This layer has seven specific languages:

In addition to these seven, there are five other language groupings:

All language and language groupings also have estimates of those who speak English very well vs. those who speak English less than very well. We have included additional Esri calculated counts and percentages of those who speak English very well (Bilingual in English and another language) and those who speak English less than very well (have limited English ability).

Pop-up of California: Among the population age 5+, approximately 26.7% (+/-0.1%) are bilingual in English and another language, an estimated 9,894,273 (+/- 31,331) individuals. The top groups here are: Spanish, Chinese (including Mandarin, Cantonese), other Indo-European languages. Another 17.2% have limited English ability, and 56.1% speak English only. (pie chart).

This layer can help answer questions such as:

How many people need emergency warnings in a language other than English?

What is the most common language spoken in an area by those who speak English less than very well?

Where are areas where select languages must be included for voting materials?

Map with use of feature-specific drop shadow effects showing the areas that meet the Voting Rights Act criteria for needing translated voting materials (counties with either 10,000 or 5% of the population having limited English ability).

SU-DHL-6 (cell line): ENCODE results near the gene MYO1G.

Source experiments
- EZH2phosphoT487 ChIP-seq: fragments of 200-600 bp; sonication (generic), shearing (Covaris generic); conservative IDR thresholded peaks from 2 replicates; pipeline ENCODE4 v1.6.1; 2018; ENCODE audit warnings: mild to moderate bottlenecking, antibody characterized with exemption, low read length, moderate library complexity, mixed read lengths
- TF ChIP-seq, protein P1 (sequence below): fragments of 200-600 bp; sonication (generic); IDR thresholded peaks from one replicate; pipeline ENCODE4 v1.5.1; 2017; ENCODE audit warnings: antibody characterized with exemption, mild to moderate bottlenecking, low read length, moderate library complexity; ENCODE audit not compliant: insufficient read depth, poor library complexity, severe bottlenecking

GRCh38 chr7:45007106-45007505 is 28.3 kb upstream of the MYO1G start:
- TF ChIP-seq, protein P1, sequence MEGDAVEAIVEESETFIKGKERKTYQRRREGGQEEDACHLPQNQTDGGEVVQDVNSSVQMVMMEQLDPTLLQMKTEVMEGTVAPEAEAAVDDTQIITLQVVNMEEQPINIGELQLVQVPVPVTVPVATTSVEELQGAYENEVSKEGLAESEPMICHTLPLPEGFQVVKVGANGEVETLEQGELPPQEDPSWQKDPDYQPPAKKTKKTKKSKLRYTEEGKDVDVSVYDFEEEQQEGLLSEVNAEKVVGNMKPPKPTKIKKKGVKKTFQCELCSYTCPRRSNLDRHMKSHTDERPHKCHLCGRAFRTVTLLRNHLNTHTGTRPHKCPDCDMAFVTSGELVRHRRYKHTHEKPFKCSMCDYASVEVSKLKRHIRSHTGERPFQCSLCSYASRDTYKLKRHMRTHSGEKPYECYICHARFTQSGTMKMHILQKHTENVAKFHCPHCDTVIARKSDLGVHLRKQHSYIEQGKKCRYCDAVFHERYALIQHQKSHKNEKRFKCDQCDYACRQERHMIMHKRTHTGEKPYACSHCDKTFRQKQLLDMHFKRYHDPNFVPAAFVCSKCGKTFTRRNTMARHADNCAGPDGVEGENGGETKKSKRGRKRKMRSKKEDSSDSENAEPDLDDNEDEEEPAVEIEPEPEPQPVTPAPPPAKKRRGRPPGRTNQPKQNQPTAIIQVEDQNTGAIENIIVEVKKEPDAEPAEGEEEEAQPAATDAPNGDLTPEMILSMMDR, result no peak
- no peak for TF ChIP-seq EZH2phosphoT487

Map with use of feature-specific drop shadow effects showing the areas that meet the Voting Rights Act criteria for needing translated voting materials (counties with either 10,000 or 5% of the population having limited English ability).

Specific Language by English Ability adds to the existing available Language topics currently in Living Atlas, which include additional breakdowns by language spoken at home, linguistic isolation, and emergency response. It also replaces an older version of this data from 2011-2015.

We love to hear from you!

If you have questions about the layers, visit our FAQ, or post on Esri Community’s Living Atlas space. You can also learn more about the layers in this blog. And as always, let us know what additional Census tables or topics you would like to see in ArcGIS Living Atlas.

About the authors

Julia Holtzclaw is a Senior Product Engineer on ArcGIS Living Atlas's Demographic and Policy Maps Teams. When not exploring new ways to map demographics, she's walking with her pups or enjoying a cup of espresso.

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(she/her/hers) Diana loves working with data. She has over 15 years experience as a practitioner of demography, sociology, economics, policy analysis, and GIS. Diana holds a BA in quantitative economics and an MA in applied demography. She is a senior GIS engineer on ArcGIS Living Atlas of the World's Policy Maps team. Diana enjoys strong coffee and clean datasets, usually simultaneously.